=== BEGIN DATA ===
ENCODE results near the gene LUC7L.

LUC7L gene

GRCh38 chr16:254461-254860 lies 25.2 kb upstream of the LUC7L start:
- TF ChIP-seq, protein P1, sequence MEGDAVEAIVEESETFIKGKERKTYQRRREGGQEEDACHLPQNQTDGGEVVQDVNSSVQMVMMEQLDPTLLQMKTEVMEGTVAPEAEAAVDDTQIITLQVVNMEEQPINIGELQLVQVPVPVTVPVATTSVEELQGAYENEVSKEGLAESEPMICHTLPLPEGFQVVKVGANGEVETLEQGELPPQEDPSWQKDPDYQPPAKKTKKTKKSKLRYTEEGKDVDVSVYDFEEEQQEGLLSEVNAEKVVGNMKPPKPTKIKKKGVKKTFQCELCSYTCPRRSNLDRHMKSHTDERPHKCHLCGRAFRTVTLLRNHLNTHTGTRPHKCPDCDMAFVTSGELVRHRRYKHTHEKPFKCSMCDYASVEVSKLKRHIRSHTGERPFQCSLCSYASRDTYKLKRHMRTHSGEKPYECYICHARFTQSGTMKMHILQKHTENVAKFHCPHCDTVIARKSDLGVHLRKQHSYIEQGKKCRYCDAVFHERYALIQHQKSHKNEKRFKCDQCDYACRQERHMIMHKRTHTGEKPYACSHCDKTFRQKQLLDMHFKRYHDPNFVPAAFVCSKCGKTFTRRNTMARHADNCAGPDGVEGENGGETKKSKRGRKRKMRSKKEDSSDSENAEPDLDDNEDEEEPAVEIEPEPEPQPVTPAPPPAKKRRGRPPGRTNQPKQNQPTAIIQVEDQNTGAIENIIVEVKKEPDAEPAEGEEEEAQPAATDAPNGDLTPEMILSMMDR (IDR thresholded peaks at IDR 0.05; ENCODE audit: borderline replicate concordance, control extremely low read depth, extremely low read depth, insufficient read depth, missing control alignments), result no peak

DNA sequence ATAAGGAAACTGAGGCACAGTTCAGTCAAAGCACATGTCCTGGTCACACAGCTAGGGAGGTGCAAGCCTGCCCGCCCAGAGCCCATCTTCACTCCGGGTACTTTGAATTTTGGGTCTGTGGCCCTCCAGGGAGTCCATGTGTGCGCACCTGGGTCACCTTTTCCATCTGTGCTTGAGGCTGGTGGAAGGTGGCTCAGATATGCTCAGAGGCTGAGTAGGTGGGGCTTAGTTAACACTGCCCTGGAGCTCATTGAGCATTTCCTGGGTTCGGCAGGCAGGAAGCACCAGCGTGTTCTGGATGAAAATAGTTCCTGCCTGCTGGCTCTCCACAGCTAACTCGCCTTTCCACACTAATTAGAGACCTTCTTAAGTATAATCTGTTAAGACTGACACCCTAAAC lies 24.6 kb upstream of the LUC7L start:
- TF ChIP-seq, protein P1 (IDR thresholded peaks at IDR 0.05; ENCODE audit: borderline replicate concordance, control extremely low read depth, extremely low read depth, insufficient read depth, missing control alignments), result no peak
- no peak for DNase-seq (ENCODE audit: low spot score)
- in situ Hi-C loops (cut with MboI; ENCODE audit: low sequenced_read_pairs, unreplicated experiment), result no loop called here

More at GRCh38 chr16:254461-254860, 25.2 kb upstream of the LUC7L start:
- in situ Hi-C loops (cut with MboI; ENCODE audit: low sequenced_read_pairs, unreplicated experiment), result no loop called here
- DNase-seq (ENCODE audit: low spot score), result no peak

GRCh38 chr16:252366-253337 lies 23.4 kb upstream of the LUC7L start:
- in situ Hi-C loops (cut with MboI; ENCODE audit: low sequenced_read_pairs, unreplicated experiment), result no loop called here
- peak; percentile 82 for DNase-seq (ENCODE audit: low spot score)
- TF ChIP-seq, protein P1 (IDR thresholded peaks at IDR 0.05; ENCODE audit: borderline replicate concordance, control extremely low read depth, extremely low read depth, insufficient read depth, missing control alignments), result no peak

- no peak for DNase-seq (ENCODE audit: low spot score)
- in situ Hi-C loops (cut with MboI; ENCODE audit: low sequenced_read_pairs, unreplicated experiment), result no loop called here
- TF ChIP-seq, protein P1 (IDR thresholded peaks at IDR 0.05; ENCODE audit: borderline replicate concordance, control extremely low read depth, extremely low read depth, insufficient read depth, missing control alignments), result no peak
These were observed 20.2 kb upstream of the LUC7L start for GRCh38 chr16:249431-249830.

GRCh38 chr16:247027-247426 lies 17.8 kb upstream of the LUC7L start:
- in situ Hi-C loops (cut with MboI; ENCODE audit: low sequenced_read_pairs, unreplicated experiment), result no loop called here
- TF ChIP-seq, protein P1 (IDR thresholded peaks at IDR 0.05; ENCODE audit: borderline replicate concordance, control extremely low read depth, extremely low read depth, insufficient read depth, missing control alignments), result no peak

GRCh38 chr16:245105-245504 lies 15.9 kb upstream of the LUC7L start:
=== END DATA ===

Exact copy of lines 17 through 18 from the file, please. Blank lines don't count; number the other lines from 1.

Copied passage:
- in situ Hi-C loops (cut with MboI; ENCODE audit: low sequenced_read_pairs, unreplicated experiment), result no loop called here
- TF ChIP-seq, protein P1 (IDR thresholded peaks at IDR 0.05; ENCODE audit: borderline replicate concordance, control extremely low read depth, extremely low read depth, insufficient read depth, missing control alignments), result no peak